A simple model to study subspace clustering is the high-dimensional $k$-Gaussian mixture model where the cluster means are sparse vectors. Here we provide an exact asymptotic characterization of the statistically optimal reconstruction error in this model in the high-dimensional regime with extensive sparsity, i.e. when the fraction of non-zero components of the cluster means $\rho$, as well as the ratio $\alpha$ between the number of samples and the dimension are fixed, while the dimension diverges. We identify the information-theoretic threshold below which obtaining a positive correlation with the true cluster means is statistically impossible. Additionally, we investigate the performance of the approximate message passing (AMP) algorithm analyzed via its state evolution, which is conjectured to be optimal among polynomial algorithm for this task. We identify in particular the existence of a statistical-to-computational gap between the algorithm that require a signal-to-noise ratio $\lambda_{\text{alg}} \ge k / \sqrt{\alpha} $ to perform better than random, and the information theoretic threshold at $\lambda_{\text{it}} \approx \sqrt{-k \rho \log{\rho}} / \sqrt{\alpha}$. Finally, we discuss the case of sub-extensive sparsity $\rho$ by comparing the performance of the AMP with other sparsity-enhancing algorithms, such as sparse-PCA and diagonal thresholding.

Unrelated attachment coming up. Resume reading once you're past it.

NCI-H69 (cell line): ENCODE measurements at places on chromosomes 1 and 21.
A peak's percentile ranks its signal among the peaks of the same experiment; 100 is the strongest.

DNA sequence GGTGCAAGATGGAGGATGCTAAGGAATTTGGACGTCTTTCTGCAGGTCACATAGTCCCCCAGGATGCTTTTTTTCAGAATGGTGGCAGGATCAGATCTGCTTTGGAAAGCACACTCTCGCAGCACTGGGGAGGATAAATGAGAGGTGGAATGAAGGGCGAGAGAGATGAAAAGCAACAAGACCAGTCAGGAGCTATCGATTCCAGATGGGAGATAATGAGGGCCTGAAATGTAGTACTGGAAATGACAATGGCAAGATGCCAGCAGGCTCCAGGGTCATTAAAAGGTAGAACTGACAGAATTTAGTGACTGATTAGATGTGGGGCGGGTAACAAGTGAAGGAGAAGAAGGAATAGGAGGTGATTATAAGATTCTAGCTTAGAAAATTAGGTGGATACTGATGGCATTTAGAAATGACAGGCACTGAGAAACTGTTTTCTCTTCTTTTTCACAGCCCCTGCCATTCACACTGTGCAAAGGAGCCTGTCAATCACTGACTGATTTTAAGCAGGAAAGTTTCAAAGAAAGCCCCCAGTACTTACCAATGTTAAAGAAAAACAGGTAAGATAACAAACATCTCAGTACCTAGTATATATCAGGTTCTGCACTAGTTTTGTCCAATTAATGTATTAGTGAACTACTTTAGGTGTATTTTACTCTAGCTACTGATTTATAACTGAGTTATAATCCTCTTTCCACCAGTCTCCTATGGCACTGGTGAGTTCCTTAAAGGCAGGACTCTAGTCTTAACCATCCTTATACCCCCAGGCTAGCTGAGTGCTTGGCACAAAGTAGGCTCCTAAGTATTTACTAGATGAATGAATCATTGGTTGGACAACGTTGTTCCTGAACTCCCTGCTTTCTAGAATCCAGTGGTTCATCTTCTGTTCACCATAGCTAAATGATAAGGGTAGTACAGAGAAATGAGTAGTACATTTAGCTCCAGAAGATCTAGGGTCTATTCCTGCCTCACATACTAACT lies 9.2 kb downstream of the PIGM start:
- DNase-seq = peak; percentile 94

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Federica Gerace, Florent Krzakala, Bruno Loureiro, Ludovic Stephan, Lenka Zdeborová

While classical in many theoretical settings, the assumption of Gaussian i.i.d. inputs is often perceived as a strong limitation in the analysis of high-dimensional learning. In this study, we redeem this line of work in the case of generalized linear classification with random labels. Our main contribution is a rigorous proof that data coming from a range of generative models in high-dimensions have the same minimum training loss as Gaussian data with corresponding data covariance. In particular, our theorem covers data created by an arbitrary mixture of homogeneous Gaussian clouds, as well as multi-modal generative neural networks. In the limit of vanishing regularization, we further demonstrate that the training loss is independent of the data covariance. Finally, we show that this universality property is observed in practice with real datasets and random labels.